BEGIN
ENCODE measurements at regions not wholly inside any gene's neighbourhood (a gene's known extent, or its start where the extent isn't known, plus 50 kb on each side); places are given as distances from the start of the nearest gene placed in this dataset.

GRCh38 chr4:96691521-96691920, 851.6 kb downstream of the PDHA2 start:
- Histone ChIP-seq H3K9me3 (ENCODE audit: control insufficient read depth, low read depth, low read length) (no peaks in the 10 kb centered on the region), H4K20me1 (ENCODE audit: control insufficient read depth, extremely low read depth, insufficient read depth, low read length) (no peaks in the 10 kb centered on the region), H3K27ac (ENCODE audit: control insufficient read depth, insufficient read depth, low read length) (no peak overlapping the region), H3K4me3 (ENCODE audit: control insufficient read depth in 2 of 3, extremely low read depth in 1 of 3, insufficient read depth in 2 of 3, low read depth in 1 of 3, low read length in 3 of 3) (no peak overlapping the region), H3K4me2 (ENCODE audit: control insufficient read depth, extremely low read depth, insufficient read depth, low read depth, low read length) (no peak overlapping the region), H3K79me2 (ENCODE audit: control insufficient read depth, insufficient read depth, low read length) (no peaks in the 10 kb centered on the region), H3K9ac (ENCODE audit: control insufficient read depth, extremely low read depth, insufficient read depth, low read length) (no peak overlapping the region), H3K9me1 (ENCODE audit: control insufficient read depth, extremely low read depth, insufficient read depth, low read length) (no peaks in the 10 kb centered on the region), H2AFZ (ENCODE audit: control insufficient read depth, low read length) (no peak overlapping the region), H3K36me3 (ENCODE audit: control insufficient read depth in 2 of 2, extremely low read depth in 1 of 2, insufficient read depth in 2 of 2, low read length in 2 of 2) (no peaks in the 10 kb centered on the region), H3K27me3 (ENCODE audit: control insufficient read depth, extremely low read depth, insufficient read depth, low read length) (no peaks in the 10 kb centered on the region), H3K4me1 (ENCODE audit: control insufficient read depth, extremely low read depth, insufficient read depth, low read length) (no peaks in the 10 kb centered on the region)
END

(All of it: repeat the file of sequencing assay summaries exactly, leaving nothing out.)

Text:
ENCODE measurements at regions not wholly inside any gene's neighbourhood (a gene's known extent, or its start where the extent isn't known, plus 50 kb on each side); places are given as distances from the start of the nearest gene placed in this dataset.

GRCh38 chr4:96691521-96691920, 851.6 kb downstream of the PDHA2 start:
- Histone ChIP-seq H3K9me3 (ENCODE audit: control insufficient read depth, low read depth, low read length) (no peaks in the 10 kb centered on the region), H4K20me1 (ENCODE audit: control insufficient read depth, extremely low read depth, insufficient read depth, low read length) (no peaks in the 10 kb centered on the region), H3K27ac (ENCODE audit: control insufficient read depth, insufficient read depth, low read length) (no peak overlapping the region), H3K4me3 (ENCODE audit: control insufficient read depth in 2 of 3, extremely low read depth in 1 of 3, insufficient read depth in 2 of 3, low read depth in 1 of 3, low read length in 3 of 3) (no peak overlapping the region), H3K4me2 (ENCODE audit: control insufficient read depth, extremely low read depth, insufficient read depth, low read depth, low read length) (no peak overlapping the region), H3K79me2 (ENCODE audit: control insufficient read depth, insufficient read depth, low read length) (no peaks in the 10 kb centered on the region), H3K9ac (ENCODE audit: control insufficient read depth, extremely low read depth, insufficient read depth, low read length) (no peak overlapping the region), H3K9me1 (ENCODE audit: control insufficient read depth, extremely low read depth, insufficient read depth, low read length) (no peaks in the 10 kb centered on the region), H2AFZ (ENCODE audit: control insufficient read depth, low read length) (no peak overlapping the region), H3K36me3 (ENCODE audit: control insufficient read depth in 2 of 2, extremely low read depth in 1 of 2, insufficient read depth in 2 of 2, low read length in 2 of 2) (no peaks in the 10 kb centered on the region), H3K27me3 (ENCODE audit: control insufficient read depth, extremely low read depth, insufficient read depth, low read length) (no peaks in the 10 kb centered on the region), H3K4me1 (ENCODE audit: control insufficient read depth, extremely low read depth, insufficient read depth, low read length) (no peaks in the 10 kb centered on the region)